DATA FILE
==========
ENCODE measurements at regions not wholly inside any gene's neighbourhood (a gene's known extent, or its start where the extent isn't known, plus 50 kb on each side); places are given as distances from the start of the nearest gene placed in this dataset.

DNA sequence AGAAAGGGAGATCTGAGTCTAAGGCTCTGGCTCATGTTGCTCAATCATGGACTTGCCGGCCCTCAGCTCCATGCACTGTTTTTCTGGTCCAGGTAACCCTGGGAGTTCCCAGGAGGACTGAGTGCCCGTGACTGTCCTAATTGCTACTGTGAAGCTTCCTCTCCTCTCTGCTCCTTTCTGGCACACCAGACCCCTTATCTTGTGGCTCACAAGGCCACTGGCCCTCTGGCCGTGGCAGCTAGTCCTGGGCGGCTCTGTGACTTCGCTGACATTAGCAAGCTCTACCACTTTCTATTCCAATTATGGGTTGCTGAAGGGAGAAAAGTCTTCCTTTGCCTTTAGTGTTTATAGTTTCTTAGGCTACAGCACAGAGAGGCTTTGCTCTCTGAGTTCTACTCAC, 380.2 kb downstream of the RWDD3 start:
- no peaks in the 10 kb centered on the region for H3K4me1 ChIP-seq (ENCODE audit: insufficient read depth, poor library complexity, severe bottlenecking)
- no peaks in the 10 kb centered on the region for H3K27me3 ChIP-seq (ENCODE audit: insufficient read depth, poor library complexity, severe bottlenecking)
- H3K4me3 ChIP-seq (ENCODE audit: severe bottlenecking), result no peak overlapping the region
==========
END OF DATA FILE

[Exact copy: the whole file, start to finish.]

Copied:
ENCODE measurements at regions not wholly inside any gene's neighbourhood (a gene's known extent, or its start where the extent isn't known, plus 50 kb on each side); places are given as distances from the start of the nearest gene placed in this dataset.

DNA sequence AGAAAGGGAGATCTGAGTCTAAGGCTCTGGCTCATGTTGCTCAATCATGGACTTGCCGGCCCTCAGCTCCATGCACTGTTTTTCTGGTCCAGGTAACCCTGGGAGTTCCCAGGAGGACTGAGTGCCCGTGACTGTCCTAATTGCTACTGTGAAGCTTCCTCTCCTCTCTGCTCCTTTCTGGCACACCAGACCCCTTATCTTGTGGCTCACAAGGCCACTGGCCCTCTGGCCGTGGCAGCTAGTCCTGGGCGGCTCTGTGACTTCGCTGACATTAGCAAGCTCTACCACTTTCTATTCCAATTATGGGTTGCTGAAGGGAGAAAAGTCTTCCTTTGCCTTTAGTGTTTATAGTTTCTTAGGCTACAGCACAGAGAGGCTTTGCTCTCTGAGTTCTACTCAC, 380.2 kb downstream of the RWDD3 start:
- no peaks in the 10 kb centered on the region for H3K4me1 ChIP-seq (ENCODE audit: insufficient read depth, poor library complexity, severe bottlenecking)
- no peaks in the 10 kb centered on the region for H3K27me3 ChIP-seq (ENCODE audit: insufficient read depth, poor library complexity, severe bottlenecking)
- H3K4me3 ChIP-seq (ENCODE audit: severe bottlenecking), result no peak overlapping the region